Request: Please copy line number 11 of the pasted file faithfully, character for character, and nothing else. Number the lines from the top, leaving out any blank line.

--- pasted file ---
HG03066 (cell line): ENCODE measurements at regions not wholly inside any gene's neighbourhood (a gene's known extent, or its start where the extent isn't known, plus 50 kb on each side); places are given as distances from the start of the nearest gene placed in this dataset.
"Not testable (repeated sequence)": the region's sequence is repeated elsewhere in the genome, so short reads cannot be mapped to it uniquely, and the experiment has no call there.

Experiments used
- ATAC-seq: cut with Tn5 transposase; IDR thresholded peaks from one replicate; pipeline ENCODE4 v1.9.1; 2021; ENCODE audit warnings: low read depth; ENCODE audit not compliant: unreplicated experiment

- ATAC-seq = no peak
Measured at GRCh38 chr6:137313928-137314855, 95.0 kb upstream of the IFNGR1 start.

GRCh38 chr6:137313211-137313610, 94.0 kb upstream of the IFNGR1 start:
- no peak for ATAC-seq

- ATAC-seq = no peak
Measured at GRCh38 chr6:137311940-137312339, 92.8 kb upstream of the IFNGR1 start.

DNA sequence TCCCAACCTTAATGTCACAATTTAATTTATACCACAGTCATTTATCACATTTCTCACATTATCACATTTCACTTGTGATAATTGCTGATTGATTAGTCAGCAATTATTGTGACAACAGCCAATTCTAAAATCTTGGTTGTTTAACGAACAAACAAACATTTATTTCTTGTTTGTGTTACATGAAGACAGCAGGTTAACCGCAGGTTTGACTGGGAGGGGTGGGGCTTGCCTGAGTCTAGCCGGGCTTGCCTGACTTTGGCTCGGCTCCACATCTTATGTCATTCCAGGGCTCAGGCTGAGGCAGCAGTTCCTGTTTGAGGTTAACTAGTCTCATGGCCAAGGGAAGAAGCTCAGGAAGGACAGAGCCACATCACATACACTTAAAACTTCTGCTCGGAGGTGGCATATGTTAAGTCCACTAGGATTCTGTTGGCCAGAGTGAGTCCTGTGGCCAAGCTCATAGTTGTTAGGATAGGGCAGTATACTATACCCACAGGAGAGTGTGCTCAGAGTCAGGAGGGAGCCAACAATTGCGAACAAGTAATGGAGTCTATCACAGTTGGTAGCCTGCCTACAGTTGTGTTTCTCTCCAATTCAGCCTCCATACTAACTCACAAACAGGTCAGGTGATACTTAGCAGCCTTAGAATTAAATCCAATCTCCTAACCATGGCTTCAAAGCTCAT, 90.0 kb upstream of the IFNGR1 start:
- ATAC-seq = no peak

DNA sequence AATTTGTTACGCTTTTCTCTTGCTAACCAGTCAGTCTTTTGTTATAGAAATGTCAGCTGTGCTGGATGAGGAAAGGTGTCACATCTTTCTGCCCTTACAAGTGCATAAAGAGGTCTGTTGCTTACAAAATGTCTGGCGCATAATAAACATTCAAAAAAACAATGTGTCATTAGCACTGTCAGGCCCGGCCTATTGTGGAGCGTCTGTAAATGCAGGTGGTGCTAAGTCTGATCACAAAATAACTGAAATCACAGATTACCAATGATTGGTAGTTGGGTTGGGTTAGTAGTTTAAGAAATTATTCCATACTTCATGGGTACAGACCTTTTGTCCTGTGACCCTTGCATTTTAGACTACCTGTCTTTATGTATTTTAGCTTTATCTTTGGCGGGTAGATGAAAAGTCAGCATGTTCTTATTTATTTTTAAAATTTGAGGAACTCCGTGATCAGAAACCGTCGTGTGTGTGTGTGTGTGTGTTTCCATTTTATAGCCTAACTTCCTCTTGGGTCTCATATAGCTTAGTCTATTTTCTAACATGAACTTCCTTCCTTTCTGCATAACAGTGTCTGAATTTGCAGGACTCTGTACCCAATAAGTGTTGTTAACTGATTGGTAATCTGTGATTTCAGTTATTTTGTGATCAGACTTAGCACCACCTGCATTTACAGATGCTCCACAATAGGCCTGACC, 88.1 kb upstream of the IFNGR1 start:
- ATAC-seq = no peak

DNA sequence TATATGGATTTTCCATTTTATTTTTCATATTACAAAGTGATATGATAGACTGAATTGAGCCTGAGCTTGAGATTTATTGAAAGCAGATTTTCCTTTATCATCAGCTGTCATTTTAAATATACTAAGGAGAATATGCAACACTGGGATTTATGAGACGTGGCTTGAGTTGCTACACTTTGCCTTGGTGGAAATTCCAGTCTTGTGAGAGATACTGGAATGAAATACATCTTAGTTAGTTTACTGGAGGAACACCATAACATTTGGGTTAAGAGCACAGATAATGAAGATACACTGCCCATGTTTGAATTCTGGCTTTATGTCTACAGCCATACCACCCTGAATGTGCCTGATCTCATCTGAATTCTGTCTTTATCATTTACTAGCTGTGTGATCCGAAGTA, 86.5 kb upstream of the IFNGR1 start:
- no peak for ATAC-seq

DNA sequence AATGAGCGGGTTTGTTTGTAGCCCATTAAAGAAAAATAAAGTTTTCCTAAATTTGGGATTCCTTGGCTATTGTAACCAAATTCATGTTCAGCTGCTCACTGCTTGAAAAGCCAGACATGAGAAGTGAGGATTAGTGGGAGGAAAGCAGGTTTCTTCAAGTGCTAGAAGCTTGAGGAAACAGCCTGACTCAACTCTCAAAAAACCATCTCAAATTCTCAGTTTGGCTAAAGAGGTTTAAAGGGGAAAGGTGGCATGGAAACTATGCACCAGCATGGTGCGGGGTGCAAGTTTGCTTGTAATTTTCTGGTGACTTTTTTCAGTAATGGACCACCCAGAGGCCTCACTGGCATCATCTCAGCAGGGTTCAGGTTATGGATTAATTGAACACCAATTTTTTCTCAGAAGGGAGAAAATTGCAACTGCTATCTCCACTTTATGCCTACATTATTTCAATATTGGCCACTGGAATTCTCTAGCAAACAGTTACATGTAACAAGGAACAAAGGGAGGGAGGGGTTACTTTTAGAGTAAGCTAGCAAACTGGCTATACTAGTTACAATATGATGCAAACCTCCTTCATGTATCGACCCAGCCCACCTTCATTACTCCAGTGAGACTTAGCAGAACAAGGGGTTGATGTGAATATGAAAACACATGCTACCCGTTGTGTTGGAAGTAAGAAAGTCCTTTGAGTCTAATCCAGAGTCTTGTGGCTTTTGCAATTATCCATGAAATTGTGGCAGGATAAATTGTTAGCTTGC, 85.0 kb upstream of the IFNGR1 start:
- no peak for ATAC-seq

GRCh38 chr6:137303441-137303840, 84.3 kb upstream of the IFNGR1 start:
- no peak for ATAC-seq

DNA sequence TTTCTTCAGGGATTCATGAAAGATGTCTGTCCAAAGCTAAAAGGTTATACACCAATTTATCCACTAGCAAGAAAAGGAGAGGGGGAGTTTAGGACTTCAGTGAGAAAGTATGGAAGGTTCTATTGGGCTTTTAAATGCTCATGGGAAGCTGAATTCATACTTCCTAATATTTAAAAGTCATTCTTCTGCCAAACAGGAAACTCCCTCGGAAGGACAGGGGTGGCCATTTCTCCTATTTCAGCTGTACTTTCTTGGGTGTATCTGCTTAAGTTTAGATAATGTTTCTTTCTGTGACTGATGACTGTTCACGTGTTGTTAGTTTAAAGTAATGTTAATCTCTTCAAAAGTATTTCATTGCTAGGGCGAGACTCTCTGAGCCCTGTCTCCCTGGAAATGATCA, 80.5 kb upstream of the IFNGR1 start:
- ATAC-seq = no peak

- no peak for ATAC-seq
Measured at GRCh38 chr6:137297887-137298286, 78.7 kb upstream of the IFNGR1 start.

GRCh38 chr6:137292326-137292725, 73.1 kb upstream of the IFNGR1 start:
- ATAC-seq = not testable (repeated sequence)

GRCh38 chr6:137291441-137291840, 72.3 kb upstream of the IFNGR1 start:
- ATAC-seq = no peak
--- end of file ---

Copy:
DNA sequence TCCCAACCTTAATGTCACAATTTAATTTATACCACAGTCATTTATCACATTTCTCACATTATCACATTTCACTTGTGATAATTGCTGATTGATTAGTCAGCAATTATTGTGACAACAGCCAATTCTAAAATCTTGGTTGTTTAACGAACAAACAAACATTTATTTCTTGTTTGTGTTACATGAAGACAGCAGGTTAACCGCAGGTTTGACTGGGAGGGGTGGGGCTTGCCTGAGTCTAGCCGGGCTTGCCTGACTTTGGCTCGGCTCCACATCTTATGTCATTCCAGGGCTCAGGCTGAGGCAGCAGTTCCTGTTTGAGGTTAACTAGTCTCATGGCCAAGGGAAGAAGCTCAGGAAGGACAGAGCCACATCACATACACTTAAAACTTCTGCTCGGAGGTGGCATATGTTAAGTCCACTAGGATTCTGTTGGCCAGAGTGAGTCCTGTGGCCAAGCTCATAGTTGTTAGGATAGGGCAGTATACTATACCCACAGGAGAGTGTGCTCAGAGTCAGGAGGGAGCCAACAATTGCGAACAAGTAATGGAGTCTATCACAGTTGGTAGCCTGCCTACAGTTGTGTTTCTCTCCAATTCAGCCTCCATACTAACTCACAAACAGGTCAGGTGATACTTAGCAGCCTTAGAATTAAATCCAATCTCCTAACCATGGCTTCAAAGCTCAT, 90.0 kb upstream of the IFNGR1 start: